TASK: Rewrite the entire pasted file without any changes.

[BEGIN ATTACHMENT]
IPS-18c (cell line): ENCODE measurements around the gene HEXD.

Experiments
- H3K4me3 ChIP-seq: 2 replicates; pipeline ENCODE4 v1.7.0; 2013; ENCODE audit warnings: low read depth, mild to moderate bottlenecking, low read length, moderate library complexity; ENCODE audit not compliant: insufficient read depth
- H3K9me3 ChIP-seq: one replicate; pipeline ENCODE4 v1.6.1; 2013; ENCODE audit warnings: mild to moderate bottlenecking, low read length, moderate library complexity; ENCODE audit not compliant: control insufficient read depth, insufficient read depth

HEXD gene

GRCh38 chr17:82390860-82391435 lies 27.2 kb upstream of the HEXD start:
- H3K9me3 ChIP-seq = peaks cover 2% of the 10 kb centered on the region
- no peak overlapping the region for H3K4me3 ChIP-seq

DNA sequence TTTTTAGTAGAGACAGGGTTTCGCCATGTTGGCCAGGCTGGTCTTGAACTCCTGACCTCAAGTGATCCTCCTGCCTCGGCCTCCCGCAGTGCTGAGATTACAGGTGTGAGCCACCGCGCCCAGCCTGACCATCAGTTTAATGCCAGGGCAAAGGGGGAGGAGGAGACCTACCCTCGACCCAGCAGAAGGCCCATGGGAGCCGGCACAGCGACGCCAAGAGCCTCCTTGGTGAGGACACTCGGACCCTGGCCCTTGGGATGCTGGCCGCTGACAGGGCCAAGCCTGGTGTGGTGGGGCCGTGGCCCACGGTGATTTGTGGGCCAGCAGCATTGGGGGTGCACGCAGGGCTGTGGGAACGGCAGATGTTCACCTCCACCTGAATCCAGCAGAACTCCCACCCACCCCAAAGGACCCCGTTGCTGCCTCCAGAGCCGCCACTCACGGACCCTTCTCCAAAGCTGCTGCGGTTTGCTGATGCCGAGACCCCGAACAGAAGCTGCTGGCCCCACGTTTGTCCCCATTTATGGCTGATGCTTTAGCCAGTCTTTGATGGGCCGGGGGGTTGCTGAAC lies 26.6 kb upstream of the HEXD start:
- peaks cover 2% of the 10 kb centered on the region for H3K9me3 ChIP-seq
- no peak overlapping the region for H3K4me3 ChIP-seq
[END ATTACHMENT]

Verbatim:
IPS-18c (cell line): ENCODE measurements around the gene HEXD.

Experiments
- H3K4me3 ChIP-seq: 2 replicates; pipeline ENCODE4 v1.7.0; 2013; ENCODE audit warnings: low read depth, mild to moderate bottlenecking, low read length, moderate library complexity; ENCODE audit not compliant: insufficient read depth
- H3K9me3 ChIP-seq: one replicate; pipeline ENCODE4 v1.6.1; 2013; ENCODE audit warnings: mild to moderate bottlenecking, low read length, moderate library complexity; ENCODE audit not compliant: control insufficient read depth, insufficient read depth

HEXD gene

GRCh38 chr17:82390860-82391435 lies 27.2 kb upstream of the HEXD start:
- H3K9me3 ChIP-seq = peaks cover 2% of the 10 kb centered on the region
- no peak overlapping the region for H3K4me3 ChIP-seq

DNA sequence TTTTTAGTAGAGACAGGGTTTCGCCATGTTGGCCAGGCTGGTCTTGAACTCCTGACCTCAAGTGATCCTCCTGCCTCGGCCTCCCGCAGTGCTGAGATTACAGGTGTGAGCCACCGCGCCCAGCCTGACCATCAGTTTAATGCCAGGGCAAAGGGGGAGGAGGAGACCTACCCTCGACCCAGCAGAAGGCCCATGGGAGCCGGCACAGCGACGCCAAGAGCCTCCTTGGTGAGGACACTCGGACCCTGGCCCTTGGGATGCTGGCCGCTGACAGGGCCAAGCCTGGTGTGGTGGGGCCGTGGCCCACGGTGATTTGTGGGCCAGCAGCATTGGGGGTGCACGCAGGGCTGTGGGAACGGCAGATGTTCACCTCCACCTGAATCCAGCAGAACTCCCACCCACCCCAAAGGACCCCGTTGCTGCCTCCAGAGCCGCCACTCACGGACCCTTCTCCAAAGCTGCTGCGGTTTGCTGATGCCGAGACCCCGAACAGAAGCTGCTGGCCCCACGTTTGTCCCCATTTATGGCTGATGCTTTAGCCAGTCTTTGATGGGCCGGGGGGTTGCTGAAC lies 26.6 kb upstream of the HEXD start:
- peaks cover 2% of the 10 kb centered on the region for H3K9me3 ChIP-seq
- no peak overlapping the region for H3K4me3 ChIP-seq